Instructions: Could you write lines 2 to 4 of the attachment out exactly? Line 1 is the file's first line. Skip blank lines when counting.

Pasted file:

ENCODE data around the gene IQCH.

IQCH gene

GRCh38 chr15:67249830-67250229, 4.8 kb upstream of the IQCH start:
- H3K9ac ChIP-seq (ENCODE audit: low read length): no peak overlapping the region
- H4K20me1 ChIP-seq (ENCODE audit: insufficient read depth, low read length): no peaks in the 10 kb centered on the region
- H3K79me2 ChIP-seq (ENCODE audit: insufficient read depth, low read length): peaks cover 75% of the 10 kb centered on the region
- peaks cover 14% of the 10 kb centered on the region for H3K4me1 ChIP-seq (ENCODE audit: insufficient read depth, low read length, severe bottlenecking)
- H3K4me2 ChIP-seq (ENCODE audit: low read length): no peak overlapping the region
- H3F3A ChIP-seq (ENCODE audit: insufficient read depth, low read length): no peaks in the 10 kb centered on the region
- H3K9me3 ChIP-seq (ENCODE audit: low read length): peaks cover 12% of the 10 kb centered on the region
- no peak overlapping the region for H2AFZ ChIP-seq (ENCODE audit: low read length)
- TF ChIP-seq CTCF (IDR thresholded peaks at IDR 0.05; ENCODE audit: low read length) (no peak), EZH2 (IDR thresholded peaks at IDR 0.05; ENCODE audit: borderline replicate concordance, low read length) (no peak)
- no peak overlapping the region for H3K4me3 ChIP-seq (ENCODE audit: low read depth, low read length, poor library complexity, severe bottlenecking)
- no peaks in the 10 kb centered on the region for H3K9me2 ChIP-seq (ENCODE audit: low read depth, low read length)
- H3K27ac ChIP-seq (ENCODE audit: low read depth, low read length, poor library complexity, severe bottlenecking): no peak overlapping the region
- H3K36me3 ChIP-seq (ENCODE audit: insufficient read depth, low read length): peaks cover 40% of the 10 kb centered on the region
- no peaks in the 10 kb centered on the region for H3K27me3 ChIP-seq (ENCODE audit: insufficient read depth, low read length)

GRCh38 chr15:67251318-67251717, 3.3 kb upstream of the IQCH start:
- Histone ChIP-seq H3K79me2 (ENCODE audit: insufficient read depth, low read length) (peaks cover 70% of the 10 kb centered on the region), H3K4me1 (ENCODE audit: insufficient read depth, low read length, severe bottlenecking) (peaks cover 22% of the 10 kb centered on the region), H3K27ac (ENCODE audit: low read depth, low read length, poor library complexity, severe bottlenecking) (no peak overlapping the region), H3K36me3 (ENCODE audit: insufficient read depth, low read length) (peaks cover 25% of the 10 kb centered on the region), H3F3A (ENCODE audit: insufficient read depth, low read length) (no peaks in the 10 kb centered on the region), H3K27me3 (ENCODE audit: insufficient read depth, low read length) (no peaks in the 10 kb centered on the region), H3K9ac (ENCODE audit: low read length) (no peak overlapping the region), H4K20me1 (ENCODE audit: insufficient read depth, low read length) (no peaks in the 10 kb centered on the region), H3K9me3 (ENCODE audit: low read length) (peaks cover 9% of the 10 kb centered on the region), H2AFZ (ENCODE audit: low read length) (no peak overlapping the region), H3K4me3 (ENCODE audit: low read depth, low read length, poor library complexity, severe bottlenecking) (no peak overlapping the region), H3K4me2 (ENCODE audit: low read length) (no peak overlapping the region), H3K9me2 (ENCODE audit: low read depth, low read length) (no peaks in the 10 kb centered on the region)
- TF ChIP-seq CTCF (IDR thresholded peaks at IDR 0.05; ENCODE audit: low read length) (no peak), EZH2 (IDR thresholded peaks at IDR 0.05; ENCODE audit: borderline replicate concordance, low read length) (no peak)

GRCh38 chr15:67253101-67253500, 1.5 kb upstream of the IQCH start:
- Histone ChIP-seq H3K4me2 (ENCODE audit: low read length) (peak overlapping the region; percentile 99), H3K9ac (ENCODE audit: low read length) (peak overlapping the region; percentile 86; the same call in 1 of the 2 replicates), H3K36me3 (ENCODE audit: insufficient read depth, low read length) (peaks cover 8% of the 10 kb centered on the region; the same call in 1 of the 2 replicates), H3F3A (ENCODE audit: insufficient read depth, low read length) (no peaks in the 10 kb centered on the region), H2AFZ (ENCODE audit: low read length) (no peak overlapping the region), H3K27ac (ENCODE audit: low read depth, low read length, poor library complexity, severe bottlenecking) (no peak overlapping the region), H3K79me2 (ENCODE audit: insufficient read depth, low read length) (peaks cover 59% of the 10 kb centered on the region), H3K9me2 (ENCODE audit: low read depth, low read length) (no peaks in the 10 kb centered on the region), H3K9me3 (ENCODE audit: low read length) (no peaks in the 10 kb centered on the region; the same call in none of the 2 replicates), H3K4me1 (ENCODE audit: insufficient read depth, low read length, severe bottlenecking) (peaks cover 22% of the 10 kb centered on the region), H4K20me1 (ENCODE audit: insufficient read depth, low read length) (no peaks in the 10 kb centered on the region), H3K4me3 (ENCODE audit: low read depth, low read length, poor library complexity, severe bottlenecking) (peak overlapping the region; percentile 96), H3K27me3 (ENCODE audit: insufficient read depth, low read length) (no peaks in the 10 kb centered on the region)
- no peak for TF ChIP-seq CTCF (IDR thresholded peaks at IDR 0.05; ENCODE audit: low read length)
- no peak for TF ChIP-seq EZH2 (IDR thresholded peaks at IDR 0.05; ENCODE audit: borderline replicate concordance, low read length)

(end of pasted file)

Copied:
IQCH gene

GRCh38 chr15:67249830-67250229, 4.8 kb upstream of the IQCH start:
- H3K9ac ChIP-seq (ENCODE audit: low read length): no peak overlapping the region